11. January 2010 · Comments Off on Sing Along! It’s Easy … · Categories: Links, Videos

Singing is one of the first things that parents do with babies when they are born, and parents are constantly singing to toddlers: wordless ditties, choruses and refrains, made-up rhyming songs, anything to comfort them or engage with them. Parents sing, sing, sing in the early years of children’s lives—and then it stops.

What happens?

… read on to find the answer.

I hope my kids remember me being wacky and singing even after they were in school; I did used to make up very silly songs. (It’s also how we taught them our phone number!) But I know, too, that I pretty much stopped singing to them when they got into school. (And I’m guessing they don’t even know that I sang them a song as I rocked them when they were babies. A song that included their own name that I just made up at some point when Brandon, our first, was born.)

Singing brings joy. Singing brings people together. Singing makes us smile. We should do more of it, don’t you think?

“I do feel blind auditions are desirable, because, at the end of the day, if I succeed or fail, I have no doubt it’s because how I played,” Scruggs says. “Orchestras need to have a little bit of faith that a fair audition process will uphold artistic standards.”

The oboist points to the Metropolitan Opera Orchestra in New York as an example.

“To my knowledge,” he says, “that’s the only one that holds truly blind auditions, where the winners are accepted before the applicants are ever seen. They have a black principal clarinetist, a black principal trumpet, and a black second trombone. And it’s one of the best orchestras in the world.”


Not true any longer, actually: recently San Francisco Opera kept their entire audition behind the screen. I think this is a new practice for them. With us “little folk”: Symphony Silicon Valley does everything behind the screen, as did San Jose Symphony (RIP) before our demise. I used to fight this idea (for reasons other than race, believe me!) but I’ve decided it really is for the best. The tenure review process can deal with issues we might run into once a player wins an audition.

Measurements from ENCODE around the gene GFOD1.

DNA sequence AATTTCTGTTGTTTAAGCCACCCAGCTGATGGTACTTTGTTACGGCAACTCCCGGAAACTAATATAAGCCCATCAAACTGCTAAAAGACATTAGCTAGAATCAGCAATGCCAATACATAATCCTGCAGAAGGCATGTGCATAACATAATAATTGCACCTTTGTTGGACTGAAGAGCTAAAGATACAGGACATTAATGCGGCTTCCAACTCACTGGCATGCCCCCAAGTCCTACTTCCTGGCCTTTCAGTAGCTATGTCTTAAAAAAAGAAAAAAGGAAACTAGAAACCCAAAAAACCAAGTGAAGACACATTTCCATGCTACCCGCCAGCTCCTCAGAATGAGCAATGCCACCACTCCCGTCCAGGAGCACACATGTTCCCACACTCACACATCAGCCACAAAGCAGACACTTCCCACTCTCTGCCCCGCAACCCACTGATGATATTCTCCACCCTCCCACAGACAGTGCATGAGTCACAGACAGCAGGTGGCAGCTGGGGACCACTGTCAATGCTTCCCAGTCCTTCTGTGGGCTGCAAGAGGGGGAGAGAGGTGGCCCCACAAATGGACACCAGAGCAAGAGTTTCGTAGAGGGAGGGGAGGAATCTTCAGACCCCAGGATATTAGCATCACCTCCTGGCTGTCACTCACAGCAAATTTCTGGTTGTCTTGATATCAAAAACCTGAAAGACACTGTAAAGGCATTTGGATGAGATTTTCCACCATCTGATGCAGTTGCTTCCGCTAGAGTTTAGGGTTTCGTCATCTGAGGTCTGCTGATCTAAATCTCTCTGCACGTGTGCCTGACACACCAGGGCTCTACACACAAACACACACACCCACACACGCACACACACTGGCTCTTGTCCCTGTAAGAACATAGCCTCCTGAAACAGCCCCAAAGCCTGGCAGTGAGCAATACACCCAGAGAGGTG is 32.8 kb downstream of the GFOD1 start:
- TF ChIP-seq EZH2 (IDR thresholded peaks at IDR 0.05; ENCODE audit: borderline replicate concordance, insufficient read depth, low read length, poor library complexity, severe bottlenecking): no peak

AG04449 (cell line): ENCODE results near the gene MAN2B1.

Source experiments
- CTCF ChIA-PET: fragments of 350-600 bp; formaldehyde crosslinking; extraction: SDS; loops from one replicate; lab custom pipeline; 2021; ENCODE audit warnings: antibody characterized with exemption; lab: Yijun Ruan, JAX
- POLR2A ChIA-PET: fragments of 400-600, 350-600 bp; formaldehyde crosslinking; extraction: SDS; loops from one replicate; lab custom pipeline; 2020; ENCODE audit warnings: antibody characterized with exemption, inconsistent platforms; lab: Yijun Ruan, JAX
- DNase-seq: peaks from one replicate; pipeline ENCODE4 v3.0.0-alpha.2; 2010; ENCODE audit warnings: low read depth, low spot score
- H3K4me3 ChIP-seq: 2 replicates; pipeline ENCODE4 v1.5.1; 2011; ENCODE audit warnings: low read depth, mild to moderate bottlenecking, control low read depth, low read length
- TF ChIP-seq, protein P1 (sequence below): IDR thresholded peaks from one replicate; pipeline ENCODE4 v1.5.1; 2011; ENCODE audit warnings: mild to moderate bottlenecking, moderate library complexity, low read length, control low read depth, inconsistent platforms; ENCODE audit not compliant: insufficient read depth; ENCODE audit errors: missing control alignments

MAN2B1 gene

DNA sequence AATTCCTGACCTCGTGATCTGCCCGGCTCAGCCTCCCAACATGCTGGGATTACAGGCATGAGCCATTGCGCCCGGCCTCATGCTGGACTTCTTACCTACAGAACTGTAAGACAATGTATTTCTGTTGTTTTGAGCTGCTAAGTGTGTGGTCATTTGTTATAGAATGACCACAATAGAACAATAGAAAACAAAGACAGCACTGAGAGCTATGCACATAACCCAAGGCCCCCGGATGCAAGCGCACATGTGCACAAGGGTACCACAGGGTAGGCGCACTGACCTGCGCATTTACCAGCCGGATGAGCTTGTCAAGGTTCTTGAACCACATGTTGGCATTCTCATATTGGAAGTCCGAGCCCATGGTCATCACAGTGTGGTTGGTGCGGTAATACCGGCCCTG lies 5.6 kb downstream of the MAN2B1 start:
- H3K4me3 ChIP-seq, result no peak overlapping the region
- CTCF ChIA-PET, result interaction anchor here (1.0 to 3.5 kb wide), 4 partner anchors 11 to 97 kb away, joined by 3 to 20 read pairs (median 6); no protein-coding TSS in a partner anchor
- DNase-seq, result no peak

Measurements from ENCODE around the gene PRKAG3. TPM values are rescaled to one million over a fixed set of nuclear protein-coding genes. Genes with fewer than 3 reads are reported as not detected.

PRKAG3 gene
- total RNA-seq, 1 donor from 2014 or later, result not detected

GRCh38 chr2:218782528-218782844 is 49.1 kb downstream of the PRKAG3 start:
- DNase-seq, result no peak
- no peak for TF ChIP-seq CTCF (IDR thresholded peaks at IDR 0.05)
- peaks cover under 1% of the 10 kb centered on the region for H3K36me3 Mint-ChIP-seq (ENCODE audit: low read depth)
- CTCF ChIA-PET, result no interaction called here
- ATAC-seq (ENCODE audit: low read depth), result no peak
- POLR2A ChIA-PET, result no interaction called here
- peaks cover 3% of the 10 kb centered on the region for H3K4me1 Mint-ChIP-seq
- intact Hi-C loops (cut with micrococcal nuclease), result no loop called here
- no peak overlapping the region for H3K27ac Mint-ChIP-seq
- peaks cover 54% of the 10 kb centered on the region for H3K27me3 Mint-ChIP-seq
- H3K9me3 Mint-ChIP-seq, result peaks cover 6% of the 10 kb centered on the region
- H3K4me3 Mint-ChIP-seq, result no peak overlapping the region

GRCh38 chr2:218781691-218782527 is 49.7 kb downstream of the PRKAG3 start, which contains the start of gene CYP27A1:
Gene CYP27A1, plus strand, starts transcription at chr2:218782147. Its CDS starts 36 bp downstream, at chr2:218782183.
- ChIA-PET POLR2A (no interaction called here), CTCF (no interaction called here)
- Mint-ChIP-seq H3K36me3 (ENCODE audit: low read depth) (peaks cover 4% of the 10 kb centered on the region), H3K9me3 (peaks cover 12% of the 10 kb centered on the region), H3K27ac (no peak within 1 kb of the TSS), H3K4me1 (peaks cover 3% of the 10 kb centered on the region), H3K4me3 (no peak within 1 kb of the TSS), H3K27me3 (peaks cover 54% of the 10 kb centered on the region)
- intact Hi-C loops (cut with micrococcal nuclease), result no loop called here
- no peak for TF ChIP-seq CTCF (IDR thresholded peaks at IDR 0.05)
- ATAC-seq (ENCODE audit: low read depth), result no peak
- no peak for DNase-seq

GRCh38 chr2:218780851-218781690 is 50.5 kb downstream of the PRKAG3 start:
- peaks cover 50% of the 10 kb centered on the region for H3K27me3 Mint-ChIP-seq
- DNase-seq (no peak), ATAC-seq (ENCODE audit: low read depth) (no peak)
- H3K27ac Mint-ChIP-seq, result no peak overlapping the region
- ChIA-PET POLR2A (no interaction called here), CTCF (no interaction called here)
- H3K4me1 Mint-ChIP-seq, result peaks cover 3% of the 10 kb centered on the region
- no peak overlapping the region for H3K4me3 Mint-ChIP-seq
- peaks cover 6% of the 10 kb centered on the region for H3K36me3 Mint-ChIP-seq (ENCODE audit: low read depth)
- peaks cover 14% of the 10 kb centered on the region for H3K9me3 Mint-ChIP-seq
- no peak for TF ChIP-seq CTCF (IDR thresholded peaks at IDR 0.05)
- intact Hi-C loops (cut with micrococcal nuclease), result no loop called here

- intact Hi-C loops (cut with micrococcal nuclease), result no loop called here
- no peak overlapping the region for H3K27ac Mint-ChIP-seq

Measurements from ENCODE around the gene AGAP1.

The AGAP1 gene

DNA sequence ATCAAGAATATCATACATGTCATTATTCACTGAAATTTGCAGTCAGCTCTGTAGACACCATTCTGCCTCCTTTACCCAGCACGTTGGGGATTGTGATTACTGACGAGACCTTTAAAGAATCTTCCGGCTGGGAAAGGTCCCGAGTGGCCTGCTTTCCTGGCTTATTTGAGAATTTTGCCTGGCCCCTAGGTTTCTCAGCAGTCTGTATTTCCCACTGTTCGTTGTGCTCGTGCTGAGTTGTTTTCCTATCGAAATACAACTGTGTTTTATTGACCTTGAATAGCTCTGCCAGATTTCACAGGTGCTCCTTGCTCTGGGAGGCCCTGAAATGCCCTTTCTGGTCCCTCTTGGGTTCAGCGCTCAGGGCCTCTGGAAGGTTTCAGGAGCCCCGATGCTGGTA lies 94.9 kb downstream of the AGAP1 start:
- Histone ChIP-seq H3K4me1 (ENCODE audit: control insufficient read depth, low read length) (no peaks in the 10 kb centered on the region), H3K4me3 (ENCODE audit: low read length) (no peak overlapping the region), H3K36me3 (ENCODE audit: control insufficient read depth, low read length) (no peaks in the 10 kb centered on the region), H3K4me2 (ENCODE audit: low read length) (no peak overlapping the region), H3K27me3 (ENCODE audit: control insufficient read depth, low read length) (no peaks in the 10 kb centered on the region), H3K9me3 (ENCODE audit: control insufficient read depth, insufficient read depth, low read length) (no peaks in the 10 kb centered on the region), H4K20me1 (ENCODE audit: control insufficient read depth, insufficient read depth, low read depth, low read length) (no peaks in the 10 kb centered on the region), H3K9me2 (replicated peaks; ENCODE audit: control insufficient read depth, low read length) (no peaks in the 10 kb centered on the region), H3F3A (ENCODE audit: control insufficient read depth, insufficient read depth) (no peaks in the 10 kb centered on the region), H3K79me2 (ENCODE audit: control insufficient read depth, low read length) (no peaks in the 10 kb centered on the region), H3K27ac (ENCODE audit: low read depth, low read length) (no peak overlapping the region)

11. January 2010 · Comments Off on Sound Advice · Categories: Other People's Words

My advice to young people with artistic talent and passion who are worried about making a living is this: get the best training you can. Commit yourself to using your artistic abilities to making a difference in the world. You may or may not make your living (or all of it, anyway) from a traditional job in that field. How many full-time cello jobs are there? (Even fewer if you play, say, the oboe, as a friend with one of the few full0time oboe symphony jobs pointed out to me the other night.)

-Eric Edberg

Please do read the whole thing. It’s good.

11. January 2010 · Comments Off on TQOD · Categories: TQOD

Which is more evil, the oboe or the bassoon?

11. January 2010 · Comments Off on Kurt Masur · Categories: Conductors, Links, News

Two or three years ago, when the Seattle Symphony Orchestra began discussing with the legendary conductor Kurt Masur a guest role during SSO’s 2009-10 season, Masur insisted on a condition that had nothing to do with the program of Mozart and Bruckner he will lead at Benaroya Hall tonight through Saturday.

Masur, the 82-year-old music director emeritus of the New York Philharmonic and music director for life of the Orchestre National de France in Paris, also wanted to do something with and for a local group of young musicians or developing conductors. Perhaps a master class, he suggested, or some other tutelage of the sort that helps keep him busy amid his whirlwind schedule of worldwide appearances.

“From the beginning as a conductor, I felt younger generations must be oriented to the classical tradition,” says Masur by phone following a morning rehearsal with SSO. “In America, you are far away from that tradition. This is knowledge conductors and musicians must have to lead and play.”


11. January 2010 · Comments Off on Vade Mecum, Page 72? · Categories: Help!

Anyone want to help this person? I looked at page 72 and it’s just one of those grueling etudes … I’m too lazy to look through my etude books at the moment.

72nd piece in Vade Mecum of the Oboist?

Does anybody know what the name of the piece on the 72nd page of the Vade Mecum of the Oboist (9th edition) is? Or at least the composer?

I read it here.